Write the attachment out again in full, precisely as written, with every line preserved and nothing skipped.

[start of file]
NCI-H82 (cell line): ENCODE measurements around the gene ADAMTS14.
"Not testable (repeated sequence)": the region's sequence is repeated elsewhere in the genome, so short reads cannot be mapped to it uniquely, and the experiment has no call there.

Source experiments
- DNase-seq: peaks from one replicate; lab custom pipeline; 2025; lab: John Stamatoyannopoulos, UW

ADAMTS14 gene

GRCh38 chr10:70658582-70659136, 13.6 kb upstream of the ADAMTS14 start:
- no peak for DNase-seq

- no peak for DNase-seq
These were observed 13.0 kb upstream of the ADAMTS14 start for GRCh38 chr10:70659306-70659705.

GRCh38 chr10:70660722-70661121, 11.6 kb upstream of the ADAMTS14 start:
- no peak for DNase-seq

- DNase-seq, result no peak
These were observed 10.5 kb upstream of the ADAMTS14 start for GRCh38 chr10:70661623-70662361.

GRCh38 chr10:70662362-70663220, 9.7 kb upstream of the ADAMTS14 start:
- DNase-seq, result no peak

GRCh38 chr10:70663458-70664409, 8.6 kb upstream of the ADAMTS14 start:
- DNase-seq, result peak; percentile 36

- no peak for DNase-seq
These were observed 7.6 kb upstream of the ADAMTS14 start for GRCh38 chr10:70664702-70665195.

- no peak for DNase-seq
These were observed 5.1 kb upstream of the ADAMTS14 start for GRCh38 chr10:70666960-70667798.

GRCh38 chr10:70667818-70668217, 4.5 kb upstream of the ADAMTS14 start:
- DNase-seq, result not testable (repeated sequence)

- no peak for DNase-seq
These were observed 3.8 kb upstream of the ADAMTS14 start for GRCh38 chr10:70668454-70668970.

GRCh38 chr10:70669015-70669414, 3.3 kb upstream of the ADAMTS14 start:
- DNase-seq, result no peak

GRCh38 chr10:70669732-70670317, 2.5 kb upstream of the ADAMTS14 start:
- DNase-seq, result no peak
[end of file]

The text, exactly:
NCI-H82 (cell line): ENCODE measurements around the gene ADAMTS14.
"Not testable (repeated sequence)": the region's sequence is repeated elsewhere in the genome, so short reads cannot be mapped to it uniquely, and the experiment has no call there.

Source experiments
- DNase-seq: peaks from one replicate; lab custom pipeline; 2025; lab: John Stamatoyannopoulos, UW

ADAMTS14 gene

GRCh38 chr10:70658582-70659136, 13.6 kb upstream of the ADAMTS14 start:
- no peak for DNase-seq

- no peak for DNase-seq
These were observed 13.0 kb upstream of the ADAMTS14 start for GRCh38 chr10:70659306-70659705.

GRCh38 chr10:70660722-70661121, 11.6 kb upstream of the ADAMTS14 start:
- no peak for DNase-seq

- DNase-seq, result no peak
These were observed 10.5 kb upstream of the ADAMTS14 start for GRCh38 chr10:70661623-70662361.

GRCh38 chr10:70662362-70663220, 9.7 kb upstream of the ADAMTS14 start:
- DNase-seq, result no peak

GRCh38 chr10:70663458-70664409, 8.6 kb upstream of the ADAMTS14 start:
- DNase-seq, result peak; percentile 36

- no peak for DNase-seq
These were observed 7.6 kb upstream of the ADAMTS14 start for GRCh38 chr10:70664702-70665195.

- no peak for DNase-seq
These were observed 5.1 kb upstream of the ADAMTS14 start for GRCh38 chr10:70666960-70667798.

GRCh38 chr10:70667818-70668217, 4.5 kb upstream of the ADAMTS14 start:
- DNase-seq, result not testable (repeated sequence)

- no peak for DNase-seq
These were observed 3.8 kb upstream of the ADAMTS14 start for GRCh38 chr10:70668454-70668970.

GRCh38 chr10:70669015-70669414, 3.3 kb upstream of the ADAMTS14 start:
- DNase-seq, result no peak

GRCh38 chr10:70669732-70670317, 2.5 kb upstream of the ADAMTS14 start:
- DNase-seq, result no peak